Federalism possible under 1987 Constitution
The decisive call of the President to the country’s political leaders to shift to federalism prompted the legislature to consider convening itself into a constituent assembly to revise the 1987 Constitution, to pave the way for a federalized structure of government. The President has formed a consultative committee to review the Constitution and recommend changes.
Federalism is touted as the only way to fast-track regional development and progress by putting into the hands of the regions—as component states of a federated country—more governance powers, including more power to raise revenues, and to chart and steer their respective developmental course toward a better quality of life for the people.
Successful federal countries—Canada, Australia, the United States and Germany—serve as models for the Philippine federal state. The first three share identical historical roads toward federalism. They used to be fragmented political entities which agreed to amalgamate as a federal entity. In the case of Germany, it became federal after World War II under the baton of the victorious allied forces. But Germany was made up of fragmented political entities or kingdoms, too. In other words, these countries federalized in order to unify their fragmented political entities. Thus, they needed a new constitution to achieve the federal amalgamation, and have a template for power and income-sharing between the federal state and the component political entities.
The reverse is true for the Philippines. We want to federalize in order to fragmentize the otherwise unified political entities under one government. We need not rewrite the Constitution to do it because it allows the amalgamation of political units.
The proponents of federalism envision 12 component regions. Under a federal constitution, provinces would be collapsed to give way to the creation of the component regions, which are actually megaprovinces. Federalism can be done without revising the Constitution.
Art. X of the Constitution provides for the structure of local governments. It thus provides that the territorial and political subdivisions of the Philippines are the provinces, cities, municipalities, and barangays.
The structural change—from unitary to federal government — is possible under the Constitution by the enactment of an organic law creating the 12 megaprovinces wherein the component provinces would be collapsed and merged into one. To make the amalgamation democratic, the organic law must be submitted for ratification to the respective “citizens” of the proposed megaprovinces, who would then decide in a plebiscite whether they prefer to be amalgamated into a megaprovince with enhanced autonomy and revenue powers, or remain individual component provinces of the national government.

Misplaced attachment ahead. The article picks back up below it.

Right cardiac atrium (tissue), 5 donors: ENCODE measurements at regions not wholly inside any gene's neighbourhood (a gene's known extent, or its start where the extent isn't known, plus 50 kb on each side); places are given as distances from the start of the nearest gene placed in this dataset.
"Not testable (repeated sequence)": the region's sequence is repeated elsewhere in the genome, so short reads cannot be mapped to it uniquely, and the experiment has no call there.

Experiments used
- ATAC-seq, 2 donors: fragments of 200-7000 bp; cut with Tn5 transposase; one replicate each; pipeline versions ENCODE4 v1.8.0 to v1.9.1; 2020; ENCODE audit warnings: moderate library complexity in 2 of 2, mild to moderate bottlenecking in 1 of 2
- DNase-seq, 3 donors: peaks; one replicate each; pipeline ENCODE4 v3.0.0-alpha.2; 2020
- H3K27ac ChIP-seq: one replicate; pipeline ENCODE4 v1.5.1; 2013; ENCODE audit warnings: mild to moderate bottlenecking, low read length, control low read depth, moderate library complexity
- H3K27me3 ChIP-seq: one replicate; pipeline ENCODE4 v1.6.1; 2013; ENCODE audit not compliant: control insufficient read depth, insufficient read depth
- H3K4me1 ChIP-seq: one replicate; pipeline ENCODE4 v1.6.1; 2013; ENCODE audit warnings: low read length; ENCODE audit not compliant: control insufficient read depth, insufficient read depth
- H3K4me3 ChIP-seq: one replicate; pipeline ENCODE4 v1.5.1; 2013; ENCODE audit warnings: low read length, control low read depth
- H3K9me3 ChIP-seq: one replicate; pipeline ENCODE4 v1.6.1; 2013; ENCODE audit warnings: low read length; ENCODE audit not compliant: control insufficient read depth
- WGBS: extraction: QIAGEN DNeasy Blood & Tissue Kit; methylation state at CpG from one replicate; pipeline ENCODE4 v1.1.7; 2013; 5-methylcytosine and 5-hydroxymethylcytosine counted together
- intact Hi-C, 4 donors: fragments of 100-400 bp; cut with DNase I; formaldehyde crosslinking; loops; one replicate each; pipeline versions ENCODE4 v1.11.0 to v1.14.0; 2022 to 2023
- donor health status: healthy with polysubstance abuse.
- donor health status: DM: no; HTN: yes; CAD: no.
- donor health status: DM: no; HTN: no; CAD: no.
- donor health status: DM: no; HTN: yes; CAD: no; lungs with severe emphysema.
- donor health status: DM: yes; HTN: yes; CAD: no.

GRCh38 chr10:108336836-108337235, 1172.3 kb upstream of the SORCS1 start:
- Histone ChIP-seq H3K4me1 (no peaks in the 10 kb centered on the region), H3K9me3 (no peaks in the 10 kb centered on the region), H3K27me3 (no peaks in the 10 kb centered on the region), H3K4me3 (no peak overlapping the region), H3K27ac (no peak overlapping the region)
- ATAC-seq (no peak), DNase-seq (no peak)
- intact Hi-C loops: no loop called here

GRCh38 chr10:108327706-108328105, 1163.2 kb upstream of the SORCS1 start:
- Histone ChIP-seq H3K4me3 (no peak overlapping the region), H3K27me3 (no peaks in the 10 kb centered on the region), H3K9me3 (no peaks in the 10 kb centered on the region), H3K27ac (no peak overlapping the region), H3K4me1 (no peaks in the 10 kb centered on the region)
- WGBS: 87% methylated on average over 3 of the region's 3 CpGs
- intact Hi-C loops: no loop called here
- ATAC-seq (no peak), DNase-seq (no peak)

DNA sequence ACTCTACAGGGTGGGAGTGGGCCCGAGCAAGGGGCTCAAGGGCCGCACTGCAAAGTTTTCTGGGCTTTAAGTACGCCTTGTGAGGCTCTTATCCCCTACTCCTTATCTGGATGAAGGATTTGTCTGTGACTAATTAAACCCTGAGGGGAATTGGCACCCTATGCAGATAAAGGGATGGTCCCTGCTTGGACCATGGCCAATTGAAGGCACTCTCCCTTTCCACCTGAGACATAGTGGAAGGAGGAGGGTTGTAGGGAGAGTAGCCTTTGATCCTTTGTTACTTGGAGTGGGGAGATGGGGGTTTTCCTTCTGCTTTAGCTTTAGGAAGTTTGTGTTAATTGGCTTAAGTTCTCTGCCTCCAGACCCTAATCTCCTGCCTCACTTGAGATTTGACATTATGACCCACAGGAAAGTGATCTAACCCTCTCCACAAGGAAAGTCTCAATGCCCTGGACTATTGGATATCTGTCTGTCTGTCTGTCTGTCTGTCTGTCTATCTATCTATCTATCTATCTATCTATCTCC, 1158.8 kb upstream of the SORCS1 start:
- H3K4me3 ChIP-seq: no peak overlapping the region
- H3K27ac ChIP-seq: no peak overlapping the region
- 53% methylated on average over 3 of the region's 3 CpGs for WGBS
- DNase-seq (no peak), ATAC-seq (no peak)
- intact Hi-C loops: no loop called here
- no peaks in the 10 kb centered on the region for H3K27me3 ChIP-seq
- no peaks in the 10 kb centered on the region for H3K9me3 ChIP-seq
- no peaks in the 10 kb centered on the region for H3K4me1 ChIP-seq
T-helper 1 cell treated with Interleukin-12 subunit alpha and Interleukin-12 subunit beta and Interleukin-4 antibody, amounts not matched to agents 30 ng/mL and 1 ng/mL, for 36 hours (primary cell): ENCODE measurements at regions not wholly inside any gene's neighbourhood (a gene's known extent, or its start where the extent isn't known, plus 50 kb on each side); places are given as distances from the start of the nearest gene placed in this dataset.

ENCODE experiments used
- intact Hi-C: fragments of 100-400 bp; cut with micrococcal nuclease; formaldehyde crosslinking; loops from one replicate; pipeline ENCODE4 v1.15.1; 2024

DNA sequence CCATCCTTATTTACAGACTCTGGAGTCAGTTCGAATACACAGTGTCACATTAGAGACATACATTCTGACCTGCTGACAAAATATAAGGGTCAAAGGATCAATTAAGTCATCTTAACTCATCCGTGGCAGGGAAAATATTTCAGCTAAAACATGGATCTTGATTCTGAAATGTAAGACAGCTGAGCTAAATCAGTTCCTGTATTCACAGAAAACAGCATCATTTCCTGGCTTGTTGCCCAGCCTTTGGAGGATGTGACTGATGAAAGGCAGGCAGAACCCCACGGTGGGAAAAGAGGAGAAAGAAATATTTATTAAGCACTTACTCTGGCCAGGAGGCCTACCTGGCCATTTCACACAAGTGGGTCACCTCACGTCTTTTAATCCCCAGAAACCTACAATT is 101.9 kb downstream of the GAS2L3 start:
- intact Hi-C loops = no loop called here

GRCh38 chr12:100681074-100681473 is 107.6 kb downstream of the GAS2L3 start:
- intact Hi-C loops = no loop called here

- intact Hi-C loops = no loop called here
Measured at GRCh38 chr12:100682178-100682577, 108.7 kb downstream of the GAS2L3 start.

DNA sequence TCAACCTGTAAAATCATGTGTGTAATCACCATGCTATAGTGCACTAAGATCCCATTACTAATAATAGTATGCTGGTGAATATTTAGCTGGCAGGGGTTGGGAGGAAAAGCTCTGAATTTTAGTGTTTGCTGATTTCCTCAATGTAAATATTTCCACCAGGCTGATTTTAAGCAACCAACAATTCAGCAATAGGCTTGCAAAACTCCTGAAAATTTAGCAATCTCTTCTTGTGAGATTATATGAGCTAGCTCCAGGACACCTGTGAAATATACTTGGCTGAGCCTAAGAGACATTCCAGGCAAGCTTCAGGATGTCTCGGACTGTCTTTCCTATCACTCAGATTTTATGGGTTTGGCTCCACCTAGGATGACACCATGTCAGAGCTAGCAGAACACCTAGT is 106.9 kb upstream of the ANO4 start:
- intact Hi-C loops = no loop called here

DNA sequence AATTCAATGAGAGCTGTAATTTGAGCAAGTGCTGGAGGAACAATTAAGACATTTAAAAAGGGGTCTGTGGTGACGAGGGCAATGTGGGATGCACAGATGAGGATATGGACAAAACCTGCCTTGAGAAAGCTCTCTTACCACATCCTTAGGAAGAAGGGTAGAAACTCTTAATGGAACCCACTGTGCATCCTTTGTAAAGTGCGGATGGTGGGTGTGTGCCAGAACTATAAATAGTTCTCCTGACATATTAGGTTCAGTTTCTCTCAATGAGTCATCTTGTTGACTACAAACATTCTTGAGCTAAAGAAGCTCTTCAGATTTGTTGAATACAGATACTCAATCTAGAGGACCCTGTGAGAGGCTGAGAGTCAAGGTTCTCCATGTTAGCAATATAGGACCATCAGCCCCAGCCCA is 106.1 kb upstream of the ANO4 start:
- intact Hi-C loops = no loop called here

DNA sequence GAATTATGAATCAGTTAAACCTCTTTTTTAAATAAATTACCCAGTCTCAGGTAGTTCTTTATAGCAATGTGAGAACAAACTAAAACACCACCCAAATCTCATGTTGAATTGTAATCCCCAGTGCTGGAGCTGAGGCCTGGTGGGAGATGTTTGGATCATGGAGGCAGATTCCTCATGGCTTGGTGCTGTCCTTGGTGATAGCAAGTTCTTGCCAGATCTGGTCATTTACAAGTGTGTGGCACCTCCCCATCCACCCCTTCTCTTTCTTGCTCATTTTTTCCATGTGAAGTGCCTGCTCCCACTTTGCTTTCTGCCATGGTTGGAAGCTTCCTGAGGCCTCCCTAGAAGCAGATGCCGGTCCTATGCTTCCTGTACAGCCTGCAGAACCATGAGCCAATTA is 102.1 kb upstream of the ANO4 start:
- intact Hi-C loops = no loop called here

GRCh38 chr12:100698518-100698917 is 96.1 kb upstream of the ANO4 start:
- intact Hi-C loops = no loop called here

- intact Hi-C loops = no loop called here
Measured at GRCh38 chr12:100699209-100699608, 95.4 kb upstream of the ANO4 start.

If an organic law is feasible for Autonomous Region in Muslim Mindanao and the Cordilleras, there would be no constitutional infirmity for an organic law creating the 12 component megaprovinces of a federal Philippines.
Legislative representation under the Constitution will thus remain as is. Sec. 2 of Art. VI of the Constitution provides that the Senate shall be composed of 24 senators elected at large by qualified voters as may be provided by law. The Congress can enact a law defining the election at large of the 24 senators, who could come from the megaprovinces with two senators for each megaprovince to be elected at large by the respective “citizens” of the megaprovinces. This setup would provide for an equitable representation in the Senate.
Sec. 5 of Art. VI of the Constitution provides that the House of Representatives shall be composed of not more than 250 members, unless otherwise provided by law, and those elected under the Party-list Law. The legislative districts of the collapsed provinces would be retained and perhaps just renamed.
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Frank E. Lobrigo practiced law for 20 years. He is a law lecturer and JSD student at San Beda College Graduate School of Law in Manila.
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